COVID-19: Pushing towards global food emergency

Image source: CGTN

“There is more than enough food in the world to feed a population of 7.8 billion people. But, today, more than 820 million people are hungry. And some 144 million children under the age of five are stunted — more than one in five children worldwide. Our food systems are failing, and the COVID-19 pandemic is making things worse,” the UN chief said in his latest policy brief on the pandemic. He warned that there is an impending global food emergency that could have long term impacts on millions of people living around the world.

The Covid-19 Pandemic is not just a health crisis, rather it has been pushing us towards economic and food crisis. What is a Food Emergency? A Food Emergency is defined as “an extraordinary situation in which people are unable to meet their basic survival needs, or there are serious or immediate threats to human life and well-being.” Well, the definition purely signals the threat to human lives in the near future. But here the question is How this pandemic is leading us towards such emergencies? How is it going to affect the vulnerable groups severely? UN Chief also added that This year, some 49 million extra people may fall into extreme poverty due to the COVID-19 crisis, every percentage point drop in global gross domestic product means an additional 0.7 million stunted children. These figures are so alarming and intense that they push the global economies to ponder upon these failing food systems.

Food supply chains have been disrupted both in the urban and rural areas. Farmers, small traders, wholesalers, retailers have been facing income losses as they are not able to sell out their products in the markets because of low demand all around. There has been a lot of wastage of perishable food materials due to this pandemic and this leaves fewer resources for the next season’s planting.

Consumers are overburdened with medical costs as well many have lost their source of livelihood leading to lowered demand in the market and also lowered access to food and nutrition. Moreover, a frequent number of disasters occurring on a transcontinental scale such as cyclones, earthquakes, fires or locust attacks are intensifying the situation. These locust attacks have caused devastating agricultural damage and have severely affected the food-producing systems. Limited access to clean drinking water, sanitation and healthcare are weakening the situation of food crisis even more. As per the Global Report on Food Crisis, Conflict/Insecurity, weather extremes, desert locusts, economic shocks and COVID-19 are expected to be acute key drivers of food insecurity. Due to this pandemic, access to safe nutritious food is getting blocked. As per the reports, At the end of May 368 million schoolchildren were missing out on school meals making them more vulnerable. One can also witness the financial crisis in the markets leading to a lack of credit providers in the market.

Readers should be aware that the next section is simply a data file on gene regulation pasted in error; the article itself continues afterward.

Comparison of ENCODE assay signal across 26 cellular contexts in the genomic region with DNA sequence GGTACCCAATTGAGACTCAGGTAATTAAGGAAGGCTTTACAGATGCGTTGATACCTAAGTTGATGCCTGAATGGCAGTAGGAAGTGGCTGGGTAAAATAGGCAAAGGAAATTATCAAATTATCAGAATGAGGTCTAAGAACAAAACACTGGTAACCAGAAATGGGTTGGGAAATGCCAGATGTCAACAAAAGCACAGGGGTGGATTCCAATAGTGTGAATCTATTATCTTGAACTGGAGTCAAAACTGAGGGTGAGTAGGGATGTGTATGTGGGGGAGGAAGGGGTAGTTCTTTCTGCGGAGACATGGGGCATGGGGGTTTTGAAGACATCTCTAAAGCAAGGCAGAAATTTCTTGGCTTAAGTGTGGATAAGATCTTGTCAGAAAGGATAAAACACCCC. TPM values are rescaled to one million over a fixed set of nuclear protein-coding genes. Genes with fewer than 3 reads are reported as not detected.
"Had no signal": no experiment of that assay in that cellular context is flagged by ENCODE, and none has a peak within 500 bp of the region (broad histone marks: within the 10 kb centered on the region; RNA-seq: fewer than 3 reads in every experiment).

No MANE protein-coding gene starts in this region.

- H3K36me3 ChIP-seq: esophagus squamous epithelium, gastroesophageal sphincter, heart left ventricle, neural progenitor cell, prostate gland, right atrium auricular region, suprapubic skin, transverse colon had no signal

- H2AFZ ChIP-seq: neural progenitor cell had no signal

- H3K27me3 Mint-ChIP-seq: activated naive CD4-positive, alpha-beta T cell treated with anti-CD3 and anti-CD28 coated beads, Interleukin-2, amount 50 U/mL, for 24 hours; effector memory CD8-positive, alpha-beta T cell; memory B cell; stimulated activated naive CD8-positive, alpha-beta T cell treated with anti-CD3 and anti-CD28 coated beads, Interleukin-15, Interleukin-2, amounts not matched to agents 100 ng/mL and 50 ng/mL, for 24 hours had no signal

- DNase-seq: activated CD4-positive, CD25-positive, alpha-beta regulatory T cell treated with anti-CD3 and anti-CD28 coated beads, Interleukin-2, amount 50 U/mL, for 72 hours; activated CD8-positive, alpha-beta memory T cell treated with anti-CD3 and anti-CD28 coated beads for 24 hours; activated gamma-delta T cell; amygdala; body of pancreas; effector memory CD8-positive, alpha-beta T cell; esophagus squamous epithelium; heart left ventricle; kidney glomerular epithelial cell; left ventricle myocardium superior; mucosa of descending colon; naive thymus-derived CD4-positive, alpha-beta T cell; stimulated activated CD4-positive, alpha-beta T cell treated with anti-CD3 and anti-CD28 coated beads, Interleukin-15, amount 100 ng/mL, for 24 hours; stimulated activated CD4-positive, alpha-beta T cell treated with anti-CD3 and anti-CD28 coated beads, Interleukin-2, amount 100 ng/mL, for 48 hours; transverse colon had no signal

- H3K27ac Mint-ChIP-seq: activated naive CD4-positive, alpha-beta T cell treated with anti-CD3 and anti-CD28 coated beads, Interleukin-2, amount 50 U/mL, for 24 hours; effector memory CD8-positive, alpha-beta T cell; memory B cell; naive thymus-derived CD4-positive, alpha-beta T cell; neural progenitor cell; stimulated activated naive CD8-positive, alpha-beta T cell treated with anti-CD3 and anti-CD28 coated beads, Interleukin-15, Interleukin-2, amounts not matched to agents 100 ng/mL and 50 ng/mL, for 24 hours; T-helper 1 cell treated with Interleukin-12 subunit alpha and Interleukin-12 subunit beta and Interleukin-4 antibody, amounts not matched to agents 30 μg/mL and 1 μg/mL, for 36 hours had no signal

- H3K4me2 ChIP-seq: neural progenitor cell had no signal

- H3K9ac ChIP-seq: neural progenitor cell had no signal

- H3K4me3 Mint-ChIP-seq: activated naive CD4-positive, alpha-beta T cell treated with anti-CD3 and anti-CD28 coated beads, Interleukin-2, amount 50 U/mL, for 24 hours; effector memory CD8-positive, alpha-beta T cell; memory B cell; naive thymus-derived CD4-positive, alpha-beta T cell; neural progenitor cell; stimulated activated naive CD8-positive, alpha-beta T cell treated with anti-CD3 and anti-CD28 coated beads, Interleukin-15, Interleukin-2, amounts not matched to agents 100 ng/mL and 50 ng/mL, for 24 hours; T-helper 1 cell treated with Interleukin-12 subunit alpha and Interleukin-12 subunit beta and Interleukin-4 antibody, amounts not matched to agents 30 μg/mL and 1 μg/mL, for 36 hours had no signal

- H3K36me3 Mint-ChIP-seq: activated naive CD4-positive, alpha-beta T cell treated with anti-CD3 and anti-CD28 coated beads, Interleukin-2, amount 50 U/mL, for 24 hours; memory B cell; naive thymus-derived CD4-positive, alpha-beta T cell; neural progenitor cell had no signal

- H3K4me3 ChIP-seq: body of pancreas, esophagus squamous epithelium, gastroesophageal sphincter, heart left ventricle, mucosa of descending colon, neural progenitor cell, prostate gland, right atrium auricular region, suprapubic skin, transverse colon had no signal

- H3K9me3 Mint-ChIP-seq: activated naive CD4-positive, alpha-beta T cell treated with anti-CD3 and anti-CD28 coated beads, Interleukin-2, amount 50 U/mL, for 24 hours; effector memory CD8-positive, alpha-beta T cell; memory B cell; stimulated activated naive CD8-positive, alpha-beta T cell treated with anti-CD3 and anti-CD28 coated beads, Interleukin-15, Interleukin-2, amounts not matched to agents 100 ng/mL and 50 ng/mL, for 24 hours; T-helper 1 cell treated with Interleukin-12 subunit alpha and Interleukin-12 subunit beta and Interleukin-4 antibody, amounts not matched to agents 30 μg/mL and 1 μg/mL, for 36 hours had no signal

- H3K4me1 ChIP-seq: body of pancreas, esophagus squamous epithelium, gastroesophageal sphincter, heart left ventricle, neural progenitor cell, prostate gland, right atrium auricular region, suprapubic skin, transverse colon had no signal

This is not just a food crisis but we are also moving ahead towards employment and livelihood crisis. According to the policy brief by UN, food systems directly employ over 1 billion and this pandemic is having intense impacts putting the jobs of tens of millions at risk, particularly in primary food production, processing, services and distribution.

The UN chief warned efforts must be made to “rebalance the relationship between food systems and the natural environment by transforming them to work better with nature and for the climate. We cannot forget that food systems contribute up to 29 percent of all greenhouse gas emissions, including 44 percent of methane, and are having a negative impact on biodiversity.” It could be well assessed that our present food systems are not sustainable and would unleash into major environmental crisis in the future and the world need to think about how to produce, process, market, consume food and dispose of waste.

U.N. Secretary-General António Guterres/ Image source: UN

UN Chief has also suggested a three-pronged strategy to deal with the situation. First, that is making the food services essential. “It means preserving critical humanitarian food, livelihood and nutrition assistance to vulnerable groups and it means positioning food in food-crisis countries to reinforce and scale up social protection systems. Secondly, the need to strengthen the social protection systems for children. “Countries need to safeguard access to safe, nutritious foods, particularly for young children, pregnant and breastfeeding women, older people and other at-risk groups. And they need to adapt and expand social protection schemes to benefit nutritionally at-risk groups”. The third is to build better food systems which are inclusive and sustainable in nature.

Reference: UN Policy Brief on the impact of Covid-19 on Food Security and nutrition.

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The views and opinions expressed in this article are those of the author and do not necessarily reflect the views of The Kootneeti Team

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Jyoti Singh

Jyoti Singh is a Former Journalism Intern at The Kootneeti

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